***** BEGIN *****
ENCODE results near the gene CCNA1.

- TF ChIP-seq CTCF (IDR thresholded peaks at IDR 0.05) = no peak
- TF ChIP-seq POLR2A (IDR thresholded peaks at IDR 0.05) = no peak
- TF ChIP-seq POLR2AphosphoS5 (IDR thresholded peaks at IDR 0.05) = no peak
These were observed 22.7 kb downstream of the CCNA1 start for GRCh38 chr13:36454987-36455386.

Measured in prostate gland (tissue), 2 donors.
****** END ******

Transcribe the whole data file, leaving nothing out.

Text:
ENCODE results near the gene CCNA1.

- TF ChIP-seq CTCF (IDR thresholded peaks at IDR 0.05) = no peak
- TF ChIP-seq POLR2A (IDR thresholded peaks at IDR 0.05) = no peak
- TF ChIP-seq POLR2AphosphoS5 (IDR thresholded peaks at IDR 0.05) = no peak
These were observed 22.7 kb downstream of the CCNA1 start for GRCh38 chr13:36454987-36455386.

Measured in prostate gland (tissue), 2 donors.